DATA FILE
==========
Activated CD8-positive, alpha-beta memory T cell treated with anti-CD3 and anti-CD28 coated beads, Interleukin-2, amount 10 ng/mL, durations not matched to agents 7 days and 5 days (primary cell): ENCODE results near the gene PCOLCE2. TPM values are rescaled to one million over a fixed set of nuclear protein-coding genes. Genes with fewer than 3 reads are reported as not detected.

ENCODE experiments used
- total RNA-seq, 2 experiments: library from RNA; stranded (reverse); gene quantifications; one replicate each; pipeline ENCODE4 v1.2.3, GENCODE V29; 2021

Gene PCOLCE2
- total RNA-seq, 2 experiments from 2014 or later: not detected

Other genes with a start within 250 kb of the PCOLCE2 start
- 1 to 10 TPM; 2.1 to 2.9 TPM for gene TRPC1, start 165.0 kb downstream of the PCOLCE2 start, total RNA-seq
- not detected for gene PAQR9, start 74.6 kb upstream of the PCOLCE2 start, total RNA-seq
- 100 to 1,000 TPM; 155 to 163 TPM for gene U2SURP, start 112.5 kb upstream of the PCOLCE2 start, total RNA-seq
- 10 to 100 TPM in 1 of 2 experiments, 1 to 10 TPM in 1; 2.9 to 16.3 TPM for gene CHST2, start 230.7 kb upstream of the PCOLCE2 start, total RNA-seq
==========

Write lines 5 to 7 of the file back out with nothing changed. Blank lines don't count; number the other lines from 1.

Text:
- total RNA-seq, 2 experiments from 2014 or later: not detected

Other genes with a start within 250 kb of the PCOLCE2 start
- 1 to 10 TPM; 2.1 to 2.9 TPM for gene TRPC1, start 165.0 kb downstream of the PCOLCE2 start, total RNA-seq